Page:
7. Jon Russell says

    I am inclined to agree with you about it being a good thing to mix genres together like this, but I have to say that when I saw O’Riley do a similar concert in San Francisco a couple years ago, i had a very different reaction, I didn’t think it worked very well at all. Though I don’t know if it was the same program, that concert too was more or less alternating between Radiohead songs and Shostakovich Preludes and Fugues. I am a big Radiohead fan myself, but hearing it juxtaposed with Shostakovich like that really did not put the Radiohead in a good light for me. It sounded like there was a very clear difference between them, with Shostakovich sounding far more subtle, nuanced, and with much greater emotional depth. It made the angst and darkness in the Radiohead songs suddenly seem very shallow, phony, and juvenile to me. Part of the problem was the arrangements themselves which i did not think were very good, most of them seemed to devolve into a soup of virtuosic arpeggios and runs that obscured all the best features of the songs. I was definitely pre-disposed to think this sort of thing is a good idea, and was expecting to love the concert, so I don’t think this is attributable to a bias on my part. Ultimately, the effect of the concert on me was to make me think “Hmm, maybe classical music really IS superior to popular music after all” which again, is the opposite of what I am pre-disposed to think. Anyway, it’s interesting to hear your report on it, I’m glad it worked for you. Curious what you thought of how he arranged the songs though, did you find them overly (and generically) virtuosic at all? Obviously it’s a different medium and you have to make some major changes to go from rock band to solo piano, and I’m no purist at all when it comes to transcriptions; but chanelling Liszt and 19th century virtuoso piano music really didn’t seem like the right approach to me. Incidentally, the first time I heard O’Riley play a radiohead transcription was as an encore after a performance of Brahms second piano concerto with the Marin Symphony. In that context, I thought it was fantastic…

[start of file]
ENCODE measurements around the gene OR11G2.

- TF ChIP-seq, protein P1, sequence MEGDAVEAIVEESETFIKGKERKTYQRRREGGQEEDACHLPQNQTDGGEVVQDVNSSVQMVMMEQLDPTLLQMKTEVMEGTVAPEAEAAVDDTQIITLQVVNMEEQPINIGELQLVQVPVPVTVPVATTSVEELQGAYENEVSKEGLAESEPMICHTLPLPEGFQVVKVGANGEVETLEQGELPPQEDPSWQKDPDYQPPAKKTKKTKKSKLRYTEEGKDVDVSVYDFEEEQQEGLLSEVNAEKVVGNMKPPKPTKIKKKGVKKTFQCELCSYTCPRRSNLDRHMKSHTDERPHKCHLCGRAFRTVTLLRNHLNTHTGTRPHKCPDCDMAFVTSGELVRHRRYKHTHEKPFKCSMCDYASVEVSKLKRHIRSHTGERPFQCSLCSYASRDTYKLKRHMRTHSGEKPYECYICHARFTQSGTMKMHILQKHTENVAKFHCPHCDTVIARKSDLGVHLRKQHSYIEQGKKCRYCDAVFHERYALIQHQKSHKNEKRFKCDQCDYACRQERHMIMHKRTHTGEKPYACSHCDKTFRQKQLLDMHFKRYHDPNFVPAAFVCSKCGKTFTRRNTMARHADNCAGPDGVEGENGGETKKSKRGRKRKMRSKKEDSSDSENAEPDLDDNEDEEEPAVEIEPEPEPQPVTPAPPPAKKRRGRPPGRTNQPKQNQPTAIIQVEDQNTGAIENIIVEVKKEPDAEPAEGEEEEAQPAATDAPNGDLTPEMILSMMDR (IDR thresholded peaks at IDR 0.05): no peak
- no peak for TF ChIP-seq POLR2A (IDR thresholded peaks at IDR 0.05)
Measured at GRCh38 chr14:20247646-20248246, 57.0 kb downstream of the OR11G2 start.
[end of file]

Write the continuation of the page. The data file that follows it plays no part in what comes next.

I do think the arrangements could be less traditionally pianistic. In spite of this, the concert worked very well for me, and I didn’t have the reaction you did. Yes, the Shostakovich pieces came off as more subtle, but I wasn’t bothered, and didn’t think less of the Radiohead music. I respect your reaction, in any case. Sorry you didn’t care for the concert. I know you’re not speaking from ideological bias. These are often our truest reactions, I think — the ones that actually go against our expectations.